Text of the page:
I grew up in the rolling Cotswold Hills of England, on an estate tucked between the two tiny towns of Wallingford and Watlington and the villages of Ewelme, Brightwell Baldwin, and Britwell Salome. It’s a convenient part of Oxfordshire, located only an hour northwest from London.
My children were christened in the Ewelme church, the same church I was christened in and where my father’s funeral was held, although he insisted on being buried in the churchyard at Brightwell Baldwin, deemed much more stylish, much less squashed, and suitably opposite the Lord Nelson pub.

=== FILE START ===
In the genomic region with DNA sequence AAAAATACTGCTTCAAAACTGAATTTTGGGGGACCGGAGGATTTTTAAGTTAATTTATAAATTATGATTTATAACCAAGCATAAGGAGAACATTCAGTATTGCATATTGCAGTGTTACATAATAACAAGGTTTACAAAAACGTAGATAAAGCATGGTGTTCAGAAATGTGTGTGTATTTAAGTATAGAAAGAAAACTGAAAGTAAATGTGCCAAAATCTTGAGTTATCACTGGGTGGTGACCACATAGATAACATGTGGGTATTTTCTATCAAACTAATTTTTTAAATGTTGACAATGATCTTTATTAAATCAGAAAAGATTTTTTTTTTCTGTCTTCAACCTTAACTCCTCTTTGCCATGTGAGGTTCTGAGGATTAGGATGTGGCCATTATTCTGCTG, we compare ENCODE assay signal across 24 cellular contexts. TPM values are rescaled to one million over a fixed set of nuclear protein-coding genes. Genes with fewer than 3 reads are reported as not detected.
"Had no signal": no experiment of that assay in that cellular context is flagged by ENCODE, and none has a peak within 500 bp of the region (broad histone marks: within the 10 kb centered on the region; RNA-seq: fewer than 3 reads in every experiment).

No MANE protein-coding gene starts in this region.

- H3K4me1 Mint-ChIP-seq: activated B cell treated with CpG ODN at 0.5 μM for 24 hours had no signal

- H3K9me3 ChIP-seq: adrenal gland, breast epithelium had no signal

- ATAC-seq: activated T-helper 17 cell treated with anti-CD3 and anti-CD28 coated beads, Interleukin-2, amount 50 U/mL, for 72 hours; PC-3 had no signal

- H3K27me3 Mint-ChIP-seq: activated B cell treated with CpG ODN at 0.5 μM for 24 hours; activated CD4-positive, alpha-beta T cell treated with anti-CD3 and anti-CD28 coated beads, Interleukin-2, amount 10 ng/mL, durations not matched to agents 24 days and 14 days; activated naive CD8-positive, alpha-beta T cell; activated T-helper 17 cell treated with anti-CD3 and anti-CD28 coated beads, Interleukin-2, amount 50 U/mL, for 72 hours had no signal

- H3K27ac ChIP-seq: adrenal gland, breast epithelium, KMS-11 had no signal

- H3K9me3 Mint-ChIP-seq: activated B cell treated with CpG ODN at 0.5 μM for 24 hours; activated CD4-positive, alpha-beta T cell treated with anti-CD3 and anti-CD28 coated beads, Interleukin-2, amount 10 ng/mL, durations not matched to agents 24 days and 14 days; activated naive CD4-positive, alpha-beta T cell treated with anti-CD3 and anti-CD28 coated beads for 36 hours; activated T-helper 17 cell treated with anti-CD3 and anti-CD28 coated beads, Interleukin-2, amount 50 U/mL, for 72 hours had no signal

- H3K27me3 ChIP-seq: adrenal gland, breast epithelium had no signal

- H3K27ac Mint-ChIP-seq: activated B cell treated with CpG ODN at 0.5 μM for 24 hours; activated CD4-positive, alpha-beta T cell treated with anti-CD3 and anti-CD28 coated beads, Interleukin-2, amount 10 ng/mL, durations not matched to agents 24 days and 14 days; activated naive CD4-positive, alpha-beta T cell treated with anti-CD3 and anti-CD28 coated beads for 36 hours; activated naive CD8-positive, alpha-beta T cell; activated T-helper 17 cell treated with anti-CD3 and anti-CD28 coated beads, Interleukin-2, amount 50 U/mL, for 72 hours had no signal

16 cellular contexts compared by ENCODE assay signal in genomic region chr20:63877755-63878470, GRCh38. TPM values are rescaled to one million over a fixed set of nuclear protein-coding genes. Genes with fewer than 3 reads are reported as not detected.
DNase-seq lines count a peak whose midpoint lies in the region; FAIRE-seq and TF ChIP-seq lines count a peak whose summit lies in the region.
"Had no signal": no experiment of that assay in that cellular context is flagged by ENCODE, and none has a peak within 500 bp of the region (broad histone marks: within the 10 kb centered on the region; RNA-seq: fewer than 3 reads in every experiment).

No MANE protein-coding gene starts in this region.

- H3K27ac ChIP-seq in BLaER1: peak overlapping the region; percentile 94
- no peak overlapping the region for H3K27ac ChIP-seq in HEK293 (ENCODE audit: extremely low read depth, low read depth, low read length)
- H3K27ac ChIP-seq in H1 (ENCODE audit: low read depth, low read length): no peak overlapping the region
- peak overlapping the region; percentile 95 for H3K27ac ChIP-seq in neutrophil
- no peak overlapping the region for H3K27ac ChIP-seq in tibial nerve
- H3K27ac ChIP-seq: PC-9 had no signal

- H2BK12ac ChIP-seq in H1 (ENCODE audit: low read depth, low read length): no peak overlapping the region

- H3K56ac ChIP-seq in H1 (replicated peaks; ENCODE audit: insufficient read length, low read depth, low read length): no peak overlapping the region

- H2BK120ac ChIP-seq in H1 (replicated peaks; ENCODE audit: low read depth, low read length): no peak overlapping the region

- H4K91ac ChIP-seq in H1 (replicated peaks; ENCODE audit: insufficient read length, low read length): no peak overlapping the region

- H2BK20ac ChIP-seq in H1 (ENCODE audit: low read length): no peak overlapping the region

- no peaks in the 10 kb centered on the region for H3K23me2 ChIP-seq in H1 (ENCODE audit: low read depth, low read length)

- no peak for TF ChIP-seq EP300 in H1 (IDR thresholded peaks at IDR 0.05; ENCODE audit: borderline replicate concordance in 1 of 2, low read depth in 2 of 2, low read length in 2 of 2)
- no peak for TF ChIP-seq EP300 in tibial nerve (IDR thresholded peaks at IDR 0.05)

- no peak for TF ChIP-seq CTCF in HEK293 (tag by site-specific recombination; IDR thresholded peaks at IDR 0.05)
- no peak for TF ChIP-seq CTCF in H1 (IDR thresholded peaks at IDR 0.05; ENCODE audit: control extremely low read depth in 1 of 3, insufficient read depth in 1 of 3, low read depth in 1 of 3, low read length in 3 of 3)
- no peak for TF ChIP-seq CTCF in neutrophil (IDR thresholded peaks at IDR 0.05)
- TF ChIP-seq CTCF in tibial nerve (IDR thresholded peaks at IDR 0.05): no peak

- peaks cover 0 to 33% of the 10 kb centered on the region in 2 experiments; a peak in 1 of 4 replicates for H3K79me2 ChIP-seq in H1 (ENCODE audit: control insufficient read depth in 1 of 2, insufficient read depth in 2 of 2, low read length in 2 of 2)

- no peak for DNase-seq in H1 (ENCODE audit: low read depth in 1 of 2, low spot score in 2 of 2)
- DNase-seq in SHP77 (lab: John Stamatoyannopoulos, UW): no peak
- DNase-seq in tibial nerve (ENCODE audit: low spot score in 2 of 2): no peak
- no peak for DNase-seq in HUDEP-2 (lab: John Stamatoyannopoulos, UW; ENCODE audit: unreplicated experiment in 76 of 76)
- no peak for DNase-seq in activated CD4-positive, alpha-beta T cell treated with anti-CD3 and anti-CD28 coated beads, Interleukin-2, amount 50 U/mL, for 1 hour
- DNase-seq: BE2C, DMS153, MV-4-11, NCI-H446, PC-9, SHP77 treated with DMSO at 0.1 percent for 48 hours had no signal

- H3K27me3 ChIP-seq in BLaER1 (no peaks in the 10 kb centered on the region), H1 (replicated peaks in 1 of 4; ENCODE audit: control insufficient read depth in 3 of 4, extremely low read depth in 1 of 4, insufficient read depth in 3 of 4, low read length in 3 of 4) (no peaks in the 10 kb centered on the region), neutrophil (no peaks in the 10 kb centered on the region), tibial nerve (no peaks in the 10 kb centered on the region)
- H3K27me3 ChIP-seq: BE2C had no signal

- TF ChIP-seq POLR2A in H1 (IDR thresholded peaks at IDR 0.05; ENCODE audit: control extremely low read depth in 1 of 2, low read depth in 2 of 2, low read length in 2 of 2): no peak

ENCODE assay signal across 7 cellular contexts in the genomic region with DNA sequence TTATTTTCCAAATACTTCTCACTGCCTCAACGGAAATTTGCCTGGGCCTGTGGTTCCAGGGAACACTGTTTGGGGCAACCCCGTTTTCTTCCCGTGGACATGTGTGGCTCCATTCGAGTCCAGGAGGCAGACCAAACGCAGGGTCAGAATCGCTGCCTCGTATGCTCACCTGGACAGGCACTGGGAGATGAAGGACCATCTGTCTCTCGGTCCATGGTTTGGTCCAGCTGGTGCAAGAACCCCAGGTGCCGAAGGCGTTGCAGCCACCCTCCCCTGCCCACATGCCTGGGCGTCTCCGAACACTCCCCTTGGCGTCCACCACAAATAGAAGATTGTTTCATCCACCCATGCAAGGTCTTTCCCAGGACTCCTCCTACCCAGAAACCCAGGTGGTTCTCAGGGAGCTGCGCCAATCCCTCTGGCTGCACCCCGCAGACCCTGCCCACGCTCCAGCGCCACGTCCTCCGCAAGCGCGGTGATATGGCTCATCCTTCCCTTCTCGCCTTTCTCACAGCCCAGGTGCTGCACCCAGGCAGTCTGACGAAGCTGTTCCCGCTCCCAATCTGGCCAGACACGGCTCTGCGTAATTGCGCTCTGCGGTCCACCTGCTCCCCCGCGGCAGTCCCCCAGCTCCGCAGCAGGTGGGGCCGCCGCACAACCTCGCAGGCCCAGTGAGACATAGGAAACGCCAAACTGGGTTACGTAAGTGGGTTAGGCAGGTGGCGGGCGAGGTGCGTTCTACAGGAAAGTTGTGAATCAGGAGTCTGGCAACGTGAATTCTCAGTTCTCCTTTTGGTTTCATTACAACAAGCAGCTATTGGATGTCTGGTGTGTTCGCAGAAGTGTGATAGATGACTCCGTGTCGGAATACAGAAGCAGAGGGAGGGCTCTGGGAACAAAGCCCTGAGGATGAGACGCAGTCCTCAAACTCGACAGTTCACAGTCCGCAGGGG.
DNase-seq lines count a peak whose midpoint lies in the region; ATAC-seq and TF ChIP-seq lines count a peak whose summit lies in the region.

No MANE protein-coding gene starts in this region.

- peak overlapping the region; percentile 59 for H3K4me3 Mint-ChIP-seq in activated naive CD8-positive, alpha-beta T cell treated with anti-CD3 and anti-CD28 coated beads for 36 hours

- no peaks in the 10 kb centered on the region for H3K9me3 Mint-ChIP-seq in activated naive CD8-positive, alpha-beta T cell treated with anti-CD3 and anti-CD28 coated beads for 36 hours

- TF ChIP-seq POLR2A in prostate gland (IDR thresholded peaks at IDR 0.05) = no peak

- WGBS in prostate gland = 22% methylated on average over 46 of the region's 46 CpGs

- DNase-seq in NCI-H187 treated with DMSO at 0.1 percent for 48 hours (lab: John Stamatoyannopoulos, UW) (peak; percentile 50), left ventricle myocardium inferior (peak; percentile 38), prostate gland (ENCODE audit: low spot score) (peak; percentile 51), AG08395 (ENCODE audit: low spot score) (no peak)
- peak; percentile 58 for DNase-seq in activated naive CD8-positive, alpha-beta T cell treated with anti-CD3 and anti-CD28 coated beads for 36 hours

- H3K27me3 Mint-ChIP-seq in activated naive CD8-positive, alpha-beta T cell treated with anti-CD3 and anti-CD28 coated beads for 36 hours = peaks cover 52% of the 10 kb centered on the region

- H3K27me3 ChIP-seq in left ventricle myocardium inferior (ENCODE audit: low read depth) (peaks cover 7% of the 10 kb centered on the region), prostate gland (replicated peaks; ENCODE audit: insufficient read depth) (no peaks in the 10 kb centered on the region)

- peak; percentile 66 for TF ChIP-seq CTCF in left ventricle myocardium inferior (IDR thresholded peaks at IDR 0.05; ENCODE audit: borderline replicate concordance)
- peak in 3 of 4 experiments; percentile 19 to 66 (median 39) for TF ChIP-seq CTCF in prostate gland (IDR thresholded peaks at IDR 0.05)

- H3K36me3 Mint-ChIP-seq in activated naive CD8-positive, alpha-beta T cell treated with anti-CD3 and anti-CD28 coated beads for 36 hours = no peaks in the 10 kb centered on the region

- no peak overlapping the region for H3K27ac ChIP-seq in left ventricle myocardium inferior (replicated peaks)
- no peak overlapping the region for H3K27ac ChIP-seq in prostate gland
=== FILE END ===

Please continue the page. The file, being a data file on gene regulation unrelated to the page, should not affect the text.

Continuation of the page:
The Lord Nelson boasts a fine menu, two rooms to sleep in, roaring fires in winter, Pimms in the summer, and year-round gossip from farmers and gentry alike, perched on bar stools with snoozing dogs on the well-worn tartan carpet at their feet. A picture of the Queen hangs on the bar wall, and union jacks swing from the low ceiling, reminding us that we are British.
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PHOTOGRAPHY BY MIGUEL FLORES-VIANNA
WRITTEN AND PRODUCED BY INDIA HICKS
This story appeared in the Winter 2017 issue of MILIEU.
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